6 A man who is always spiritually minded with insight within himself and who is always delighted with his intellectual investigations always has his mind free from sorrow and regret. 7 Though a spiritual man is engaged in worldly affairs and is subject to passions and affections, yet he is unstained by them in his heart, like a lotus bud that is not stained by the water in which it is submerged. 8 A silent sage who is all-knowing, holy and calm and quiet in himself is never disturbed by his ungoverned mind. He remains as firm as the dauntless lion against the rage of an unruly elephant. 9 The heart of a wise man is never affected by the mean pleasures of the world. It stands like the lofty tree of paradise above the surrounding bushes of thorny brambles and poisonous plants.
10 A religious recluse who is disgusted with the world has no care for his life or fear of death. In the same way, a man whose mind is filled with full knowledge is never elated or depressed by his good or bad fortune. 11 A man who knows the falseness of the mind and the panorama of the world in the soul is never soiled by the stain of sin, just as the clear sky is nowhere smudged by any dirt or dust.
12 The knowledge of one’s ignorance is the best safeguard against falling into greater ignorance, and it is the only remedy for the disease of ignorance, just as the light of the lamp is the only remedy to cure the darkness of night. 13 The knowledge of our ignorance is the best healer of ignorance, just as the knowledge of one’s dreaming removes his trust in the objects of his dream. 14 A wise man engaged in business, his mind disengaged from it and fixed on one object, is not obstructed by his business in his view of spiritual light, just as the eyesight of fish is not hindered by surrounding water.
15 As the light of intellectual day appears over the horizon of the mind, the darkness of the night of ignorance is put to flight. Then the mind enjoys its supreme bliss of knowledge like the full blaze of day. 16 After the sleep of ignorance is over, the mind is awakened by its intelligence to the bright rising sunbeams of knowledge. Then the mind is ever awake to reason, which no dullness can overpower.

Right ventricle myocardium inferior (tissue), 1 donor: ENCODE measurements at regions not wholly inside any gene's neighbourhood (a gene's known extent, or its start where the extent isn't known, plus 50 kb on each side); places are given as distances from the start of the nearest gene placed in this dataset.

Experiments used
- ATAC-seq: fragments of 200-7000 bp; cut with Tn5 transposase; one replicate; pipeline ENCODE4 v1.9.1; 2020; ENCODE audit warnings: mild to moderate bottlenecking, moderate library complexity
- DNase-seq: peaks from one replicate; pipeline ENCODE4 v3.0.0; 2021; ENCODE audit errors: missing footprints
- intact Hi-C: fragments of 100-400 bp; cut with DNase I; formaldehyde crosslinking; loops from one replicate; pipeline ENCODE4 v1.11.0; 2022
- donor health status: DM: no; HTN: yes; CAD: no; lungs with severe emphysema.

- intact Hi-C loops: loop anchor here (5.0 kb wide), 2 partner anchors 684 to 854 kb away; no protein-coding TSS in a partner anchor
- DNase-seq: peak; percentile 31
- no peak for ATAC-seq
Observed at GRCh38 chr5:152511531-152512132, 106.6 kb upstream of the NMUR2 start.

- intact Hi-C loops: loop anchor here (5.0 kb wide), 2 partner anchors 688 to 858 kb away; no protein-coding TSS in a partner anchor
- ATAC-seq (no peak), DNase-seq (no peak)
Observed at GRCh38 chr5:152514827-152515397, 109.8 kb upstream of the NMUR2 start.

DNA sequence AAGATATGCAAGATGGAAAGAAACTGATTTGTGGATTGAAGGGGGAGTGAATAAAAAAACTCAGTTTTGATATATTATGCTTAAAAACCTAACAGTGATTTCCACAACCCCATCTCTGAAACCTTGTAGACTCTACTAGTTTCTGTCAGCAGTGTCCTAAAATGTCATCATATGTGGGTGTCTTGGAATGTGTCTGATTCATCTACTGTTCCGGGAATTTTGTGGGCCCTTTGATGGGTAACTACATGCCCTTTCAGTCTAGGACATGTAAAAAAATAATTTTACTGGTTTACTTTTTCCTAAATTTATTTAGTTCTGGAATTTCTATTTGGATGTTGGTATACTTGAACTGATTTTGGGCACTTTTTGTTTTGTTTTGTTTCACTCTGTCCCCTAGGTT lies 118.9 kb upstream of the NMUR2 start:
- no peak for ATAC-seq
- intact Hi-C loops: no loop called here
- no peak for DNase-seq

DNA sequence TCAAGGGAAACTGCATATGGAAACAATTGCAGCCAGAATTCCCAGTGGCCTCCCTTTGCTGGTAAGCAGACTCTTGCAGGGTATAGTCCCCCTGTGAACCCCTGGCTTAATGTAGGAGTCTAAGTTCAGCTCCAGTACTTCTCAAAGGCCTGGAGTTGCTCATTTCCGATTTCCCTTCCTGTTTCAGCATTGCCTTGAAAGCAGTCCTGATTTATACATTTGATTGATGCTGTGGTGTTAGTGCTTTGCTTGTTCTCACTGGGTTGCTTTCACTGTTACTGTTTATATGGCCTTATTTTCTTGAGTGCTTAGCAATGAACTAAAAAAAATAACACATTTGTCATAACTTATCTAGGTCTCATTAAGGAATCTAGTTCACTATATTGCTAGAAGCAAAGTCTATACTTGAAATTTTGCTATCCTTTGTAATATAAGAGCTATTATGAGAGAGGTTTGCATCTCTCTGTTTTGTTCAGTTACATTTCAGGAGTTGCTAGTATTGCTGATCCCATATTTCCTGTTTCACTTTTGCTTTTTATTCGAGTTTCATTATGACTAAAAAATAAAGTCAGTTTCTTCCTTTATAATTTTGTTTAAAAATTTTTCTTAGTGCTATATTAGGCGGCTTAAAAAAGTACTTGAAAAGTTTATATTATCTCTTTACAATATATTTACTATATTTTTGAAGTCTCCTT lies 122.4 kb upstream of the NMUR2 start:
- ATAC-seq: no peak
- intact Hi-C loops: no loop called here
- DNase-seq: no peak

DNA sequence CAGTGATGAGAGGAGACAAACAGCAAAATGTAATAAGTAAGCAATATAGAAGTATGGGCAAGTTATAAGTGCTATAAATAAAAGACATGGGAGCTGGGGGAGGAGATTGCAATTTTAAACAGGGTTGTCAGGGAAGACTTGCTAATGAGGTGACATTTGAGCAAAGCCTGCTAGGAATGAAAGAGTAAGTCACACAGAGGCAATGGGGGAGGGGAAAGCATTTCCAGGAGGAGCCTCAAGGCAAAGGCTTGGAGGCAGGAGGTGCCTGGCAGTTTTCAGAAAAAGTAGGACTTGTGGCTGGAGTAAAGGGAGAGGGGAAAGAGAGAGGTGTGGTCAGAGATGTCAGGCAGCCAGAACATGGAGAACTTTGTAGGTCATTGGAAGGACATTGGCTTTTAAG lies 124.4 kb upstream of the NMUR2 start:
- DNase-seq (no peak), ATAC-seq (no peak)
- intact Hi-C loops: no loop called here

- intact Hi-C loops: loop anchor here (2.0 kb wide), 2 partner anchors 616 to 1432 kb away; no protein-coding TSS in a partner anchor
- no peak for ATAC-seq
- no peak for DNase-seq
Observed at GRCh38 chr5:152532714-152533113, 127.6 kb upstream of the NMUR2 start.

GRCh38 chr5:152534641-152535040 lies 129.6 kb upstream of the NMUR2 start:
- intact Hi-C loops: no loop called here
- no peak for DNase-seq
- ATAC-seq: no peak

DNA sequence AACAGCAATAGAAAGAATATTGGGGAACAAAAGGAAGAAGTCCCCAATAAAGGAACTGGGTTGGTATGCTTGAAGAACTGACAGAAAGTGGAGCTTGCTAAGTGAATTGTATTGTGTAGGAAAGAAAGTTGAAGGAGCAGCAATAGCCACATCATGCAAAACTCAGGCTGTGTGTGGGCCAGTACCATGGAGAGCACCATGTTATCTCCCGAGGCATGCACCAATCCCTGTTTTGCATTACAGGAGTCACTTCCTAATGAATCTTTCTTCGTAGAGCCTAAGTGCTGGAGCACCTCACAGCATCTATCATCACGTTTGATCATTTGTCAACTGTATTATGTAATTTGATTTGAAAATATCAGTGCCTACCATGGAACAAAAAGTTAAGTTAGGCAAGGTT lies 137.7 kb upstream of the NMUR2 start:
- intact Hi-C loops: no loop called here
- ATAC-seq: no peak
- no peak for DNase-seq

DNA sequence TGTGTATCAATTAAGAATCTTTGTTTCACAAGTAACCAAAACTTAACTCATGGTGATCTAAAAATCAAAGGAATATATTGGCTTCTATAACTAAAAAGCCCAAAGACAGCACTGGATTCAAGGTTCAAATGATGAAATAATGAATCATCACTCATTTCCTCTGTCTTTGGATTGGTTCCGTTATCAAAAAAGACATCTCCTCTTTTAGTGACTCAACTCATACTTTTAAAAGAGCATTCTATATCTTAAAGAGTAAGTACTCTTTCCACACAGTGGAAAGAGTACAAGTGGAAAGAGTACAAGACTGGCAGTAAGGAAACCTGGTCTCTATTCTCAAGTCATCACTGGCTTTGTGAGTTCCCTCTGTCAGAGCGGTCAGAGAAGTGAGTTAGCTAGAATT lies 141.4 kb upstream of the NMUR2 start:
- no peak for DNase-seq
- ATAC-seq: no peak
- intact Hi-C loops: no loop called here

17 A man is said to live until he sees the moon of his soul and the moonbeams of his intellect shining in the sphere of his mind. He is said to have lived only for those few days when he has discharged his duties with joy. 18 A man passing over the pool of his ignorance and taking himself to contemplation of his soul enjoys a coolness within him, just as the cooling moon enjoys the cold nectar juice contained in her orb. 19 Our true friends are the best scriptures. Those days are best spent with the scriptures, in discourse on dispassion, and when we feel the rise of the intellect within us.
20 How lamentable are those born to perish like ferns in their native forests, who are immersed in their sinfulness by their neglect to look into their souls. 21 Our lives are interwoven with a hundred threads of hopes and fears. We are as greedy as bulls for their fodder of straw. At last we are overtaken by old age and decrepitude and carried away with sorrow and sighs. 22 Like heavy laden bullocks, the dull headed are made to bear great loads of distress on their backs in their native soil. 23 They are bitten and disturbed by the gnats of their passions. They are made to plough the ground under the halter of their greed. They are shut in the cages of their masters and bound by the bonds of their kindred. 24 Thus we are harassed to support our wives and children. We are weakened by age and infirmity. Like beasts of burden we must wade in dirt and mire, be dragged to long journeys, and be broken under heavy loads without pause from toil and fatigue. 25 Bending under our heavy loads, we are tired from long journeys across deserts and burned under scathing sunbeams, without cool shade to shelter our heads even for a little while.